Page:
The hows and whys of AT&T, Olivetti, de Benedetti and Cassoni dominate the gossip There’s a lot more chit-chat here on the Comdex floor about the brouhaha between Olivetti and AT&T than there is about any new product announcements being made, writes Maureen O’Gara from Atlanta. The stories retailed by AT&T and Sun folks and their sundry hangers-on consistently point to Vittorio Cassoni as the author of the whole idea of AT&T upping its stake in Olivetti, the guy who wanted it to happen long before the opportunity arose. The gossips say Cassoni sold Carlo de Benedetti on the idea when he began needing cash for the Socie’te’ Ge’ne’rale de Belgique bid (which as you might expect is poorly understood here) and they in turn went to AT&T and sold them on the idea and walked away with a handshake deal. AT&T is blamed for reneging on the deal after heated words about AT&T’s Sun involvement and about how many 3Bs have been sold in Europe and how many Olivetti PCs have been sold in America. But these are classified more as recriminations than the real reason the deal went sour and that’s what they all want to know. Hence the gossip. Reporters complain Cassoni wasn’t straight with them and denied he was leaving AT&T up to the time the announcement was made. AT&T insiders say his departure was unexpected and interpret it as one of de Benedetti’s little ways of punishing AT&T for its backsliding. Some of the sting in the punishment derives from the fact that not six weeks ago AT&T’s PR people had had Cassoni touted in practically every business publication in America including dailies like US News as the saviour of the AT&T computer strategy. Despite his imminent departure next week Cassoni gave the Comdex keynote speech in which he reiterated for the last time the AT&T party line about Unix and Open Systems.
Dolch shows select few the first 386 luggable with quality plasma EGA screen The first sighting of a plasma/EGA was made this week at Comdex. The innovation came from Dolch Computer Systems, the start-up portable PC division of the highly respected instrumentation firm Dolch American Instruments, which says it developed it itself back home in San Jose. Dolch didn’t bother taking a booth at Comdex but had its sales and marketing man Lee Adams and chairman and founder Volker Dolch trotting around the floor showing off the breakthrough to the elect. The sexy little screen on the Dolch lunchbox-style 20 lb luggable produces red characters – 25 by 80 – on a black background – 640 by 400 pixel resolution making it more legible than a Supertwist or the traditional black on amber plasma displays. Dolch also claims to be the first company to add RAM cacheing capabilities to an 80386 portable. Dolch says benchmarks on the systems, it’s fitted with a 64Kb RAM-cached 20MHz 386 mother board, results in performance at 4.7 MIPS versus the 3.2 MIPS gotten from a standard IBM PS/2 Model 80. Both features are available as options with the EGA/plasma screen priced at $2,500 and RAM caching at $100. Taking the lead from its parent company Dolch is selling largely into the scientific/engineering community through value added resellers as well as a direct sales force to the Fortune 500.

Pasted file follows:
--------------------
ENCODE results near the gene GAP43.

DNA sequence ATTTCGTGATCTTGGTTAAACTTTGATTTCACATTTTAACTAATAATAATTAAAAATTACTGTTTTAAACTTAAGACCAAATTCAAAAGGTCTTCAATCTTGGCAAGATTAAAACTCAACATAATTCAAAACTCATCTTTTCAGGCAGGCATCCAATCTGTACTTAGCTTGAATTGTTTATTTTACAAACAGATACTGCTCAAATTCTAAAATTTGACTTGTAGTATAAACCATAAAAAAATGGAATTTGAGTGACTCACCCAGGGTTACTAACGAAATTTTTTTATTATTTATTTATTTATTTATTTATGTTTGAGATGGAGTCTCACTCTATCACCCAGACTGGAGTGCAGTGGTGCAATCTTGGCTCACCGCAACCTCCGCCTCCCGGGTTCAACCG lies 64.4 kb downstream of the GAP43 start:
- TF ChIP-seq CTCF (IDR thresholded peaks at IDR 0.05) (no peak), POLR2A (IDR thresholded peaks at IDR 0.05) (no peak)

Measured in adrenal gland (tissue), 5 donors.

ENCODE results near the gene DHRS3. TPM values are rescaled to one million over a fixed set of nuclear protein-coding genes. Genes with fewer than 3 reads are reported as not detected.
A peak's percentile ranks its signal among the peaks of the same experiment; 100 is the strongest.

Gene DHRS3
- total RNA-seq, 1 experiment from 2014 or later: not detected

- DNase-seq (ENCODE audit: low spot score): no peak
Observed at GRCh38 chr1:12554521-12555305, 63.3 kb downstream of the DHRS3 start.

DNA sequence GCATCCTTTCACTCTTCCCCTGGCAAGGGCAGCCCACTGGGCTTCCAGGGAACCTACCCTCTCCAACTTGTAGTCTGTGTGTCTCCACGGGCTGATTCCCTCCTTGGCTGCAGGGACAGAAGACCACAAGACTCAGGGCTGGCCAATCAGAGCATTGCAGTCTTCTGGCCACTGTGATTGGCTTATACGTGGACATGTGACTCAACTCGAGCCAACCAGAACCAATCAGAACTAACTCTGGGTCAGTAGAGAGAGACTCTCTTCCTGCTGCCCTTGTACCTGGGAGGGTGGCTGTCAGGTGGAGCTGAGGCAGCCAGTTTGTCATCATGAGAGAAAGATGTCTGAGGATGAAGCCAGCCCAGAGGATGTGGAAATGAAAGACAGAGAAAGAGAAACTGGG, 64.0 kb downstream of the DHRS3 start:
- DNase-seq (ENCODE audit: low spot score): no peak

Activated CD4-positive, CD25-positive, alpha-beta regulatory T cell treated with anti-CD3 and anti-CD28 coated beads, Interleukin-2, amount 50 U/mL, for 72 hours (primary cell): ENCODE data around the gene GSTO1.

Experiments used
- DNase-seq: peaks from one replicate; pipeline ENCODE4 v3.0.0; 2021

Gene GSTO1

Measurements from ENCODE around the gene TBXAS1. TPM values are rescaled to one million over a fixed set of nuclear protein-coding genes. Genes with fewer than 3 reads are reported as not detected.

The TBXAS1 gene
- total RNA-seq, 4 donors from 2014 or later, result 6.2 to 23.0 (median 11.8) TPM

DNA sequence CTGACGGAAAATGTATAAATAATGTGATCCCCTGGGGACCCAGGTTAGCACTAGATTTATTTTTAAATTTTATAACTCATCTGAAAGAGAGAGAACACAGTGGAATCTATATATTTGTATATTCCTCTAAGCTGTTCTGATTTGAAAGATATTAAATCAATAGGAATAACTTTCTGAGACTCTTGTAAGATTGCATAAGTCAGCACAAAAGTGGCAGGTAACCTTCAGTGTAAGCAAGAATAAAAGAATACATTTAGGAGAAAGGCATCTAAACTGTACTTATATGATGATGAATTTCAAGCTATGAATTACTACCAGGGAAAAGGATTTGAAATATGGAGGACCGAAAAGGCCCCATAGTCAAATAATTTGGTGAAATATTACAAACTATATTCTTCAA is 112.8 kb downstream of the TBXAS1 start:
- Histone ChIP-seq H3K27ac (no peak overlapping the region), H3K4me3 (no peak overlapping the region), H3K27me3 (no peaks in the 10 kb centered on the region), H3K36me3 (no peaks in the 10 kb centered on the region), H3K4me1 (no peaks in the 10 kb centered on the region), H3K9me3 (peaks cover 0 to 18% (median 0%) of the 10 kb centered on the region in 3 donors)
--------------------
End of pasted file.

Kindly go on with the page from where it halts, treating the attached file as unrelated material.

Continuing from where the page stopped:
Best of the rest – so far Despite IBM touting 50 OS/2 applications running on its stand, few are generating much excitement, but one that does look to be of more than average interest comes from Robertshaw Controls Inc of Richmond, Virginia, which is showing a building environment control system that takes advantage of the multitasking capabilities of OS/2. Air volume, humidity and temperature control devices are connected to an IBM PS/2 via the serial ports or via a special 100Kbps adaptor card interface, and with the control software running under OS/2, the operator can simultaneously monitor all environmental conditions throughout the building, and adjust them from the keyboard. The building control system, in C and Pascal, originally ran on a minicomputer. Meantime IBM Entry Systems chief Bill Lowe and Microsoft’s Bill Gates hosted a get-together for the press
at which Lowe explained what he had really meant when he said that IBM’s PS/2 prices would drop 22% a year. He now says he meant that the price points will remain about the same as they are now, but that performance will be enhanced because you will get a 286 machine where you get an 8086 one now, a 386 box where you now get 286s. Gates stressed Microsoft determination to ship Presentation Manager by October, and said that a developer’s kit for the promised version of OS/2 to support the Virtual 86 mode of the 80386 will be available next year. He also claimed that only a minor enhancement to OS/2 would be required to implement 32-bit segments, so OS/2 would be fine for future Intel 32-bit architectures. But still those MS-DOS applications keep coming, and Palantir Inc is pretty proud of its WinText 1.0 for MS-DOS micros. It reckons that the product is the first full-featured word processing software to run under Microsoft Windows, thus allowing editing of up to four documents at once (editing one at a time seems quite hard enough on Computergram). It also allows integration of graphics and text, and is claimed to offer true WYSIWYG text displays. But Palantir is hoping that OS/2 takes off, because it has designed WinText to take advantage of the graphical capabilities of Presentation Manager. All new Palantir products will have a migration path directly to Presentation Manager, the company says. It needs a 512Kb Windows-compatible system and is out now at $350. Giving the last word to AT&T Data’s Robert Kavner, he was bravely asserting at a Comdex conference that AT&T’s relationship with OLivetti would be strengthened by Cassoni’s return to Olivetti (sounds like a back-handed compliment) and that there is no substance to all those rumours that divorce lawyers are being briefed to put an end to the marriage.